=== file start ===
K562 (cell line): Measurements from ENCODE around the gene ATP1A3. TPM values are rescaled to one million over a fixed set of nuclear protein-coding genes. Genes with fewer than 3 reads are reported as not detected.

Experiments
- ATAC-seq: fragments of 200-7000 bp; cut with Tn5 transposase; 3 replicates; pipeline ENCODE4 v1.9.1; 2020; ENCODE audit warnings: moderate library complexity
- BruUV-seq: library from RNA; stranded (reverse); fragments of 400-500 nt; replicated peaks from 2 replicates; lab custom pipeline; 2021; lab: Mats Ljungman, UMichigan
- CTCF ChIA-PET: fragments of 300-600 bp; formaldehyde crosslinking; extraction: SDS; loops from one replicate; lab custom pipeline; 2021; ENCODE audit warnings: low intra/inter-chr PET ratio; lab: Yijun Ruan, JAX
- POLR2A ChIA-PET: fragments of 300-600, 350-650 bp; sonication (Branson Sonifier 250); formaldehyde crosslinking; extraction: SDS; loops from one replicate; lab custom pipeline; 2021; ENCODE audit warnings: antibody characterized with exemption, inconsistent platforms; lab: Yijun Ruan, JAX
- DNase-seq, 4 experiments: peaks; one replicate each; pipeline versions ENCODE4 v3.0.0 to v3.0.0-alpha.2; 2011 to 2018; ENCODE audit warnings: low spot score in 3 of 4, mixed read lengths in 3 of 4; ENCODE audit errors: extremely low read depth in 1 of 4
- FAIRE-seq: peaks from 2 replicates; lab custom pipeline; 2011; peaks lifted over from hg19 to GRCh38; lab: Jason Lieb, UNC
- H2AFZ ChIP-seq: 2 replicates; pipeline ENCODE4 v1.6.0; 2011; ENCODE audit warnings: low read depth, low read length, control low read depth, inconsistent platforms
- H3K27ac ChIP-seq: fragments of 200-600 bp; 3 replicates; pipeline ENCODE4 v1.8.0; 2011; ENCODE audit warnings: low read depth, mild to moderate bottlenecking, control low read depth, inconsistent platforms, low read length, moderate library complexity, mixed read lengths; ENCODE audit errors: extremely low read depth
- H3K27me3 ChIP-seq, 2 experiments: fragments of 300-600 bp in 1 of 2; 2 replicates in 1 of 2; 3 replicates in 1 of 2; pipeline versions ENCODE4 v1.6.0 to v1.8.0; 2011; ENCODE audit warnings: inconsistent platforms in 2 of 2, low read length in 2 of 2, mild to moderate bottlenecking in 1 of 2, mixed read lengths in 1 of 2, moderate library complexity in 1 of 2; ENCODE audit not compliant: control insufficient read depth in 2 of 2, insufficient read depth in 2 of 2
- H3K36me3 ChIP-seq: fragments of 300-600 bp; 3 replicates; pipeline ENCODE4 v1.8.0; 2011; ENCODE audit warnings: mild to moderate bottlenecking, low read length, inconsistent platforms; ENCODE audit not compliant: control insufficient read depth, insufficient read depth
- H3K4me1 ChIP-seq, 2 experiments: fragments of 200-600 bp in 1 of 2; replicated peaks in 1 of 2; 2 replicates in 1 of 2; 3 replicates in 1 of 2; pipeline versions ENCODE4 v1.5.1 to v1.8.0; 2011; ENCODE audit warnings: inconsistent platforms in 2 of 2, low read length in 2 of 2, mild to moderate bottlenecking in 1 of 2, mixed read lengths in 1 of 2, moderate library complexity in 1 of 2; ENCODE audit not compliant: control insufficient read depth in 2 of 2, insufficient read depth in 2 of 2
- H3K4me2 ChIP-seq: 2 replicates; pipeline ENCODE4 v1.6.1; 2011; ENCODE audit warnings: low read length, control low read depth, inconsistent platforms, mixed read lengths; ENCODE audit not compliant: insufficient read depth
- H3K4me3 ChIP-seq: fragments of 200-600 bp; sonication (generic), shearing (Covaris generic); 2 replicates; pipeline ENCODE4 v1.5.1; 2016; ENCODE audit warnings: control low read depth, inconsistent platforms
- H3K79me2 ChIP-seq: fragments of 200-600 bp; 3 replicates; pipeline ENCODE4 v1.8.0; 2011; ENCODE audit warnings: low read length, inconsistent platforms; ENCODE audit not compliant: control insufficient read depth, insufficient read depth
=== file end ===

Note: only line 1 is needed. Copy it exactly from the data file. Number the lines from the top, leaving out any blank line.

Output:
K562 (cell line): Measurements from ENCODE around the gene ATP1A3. TPM values are rescaled to one million over a fixed set of nuclear protein-coding genes. Genes with fewer than 3 reads are reported as not detected.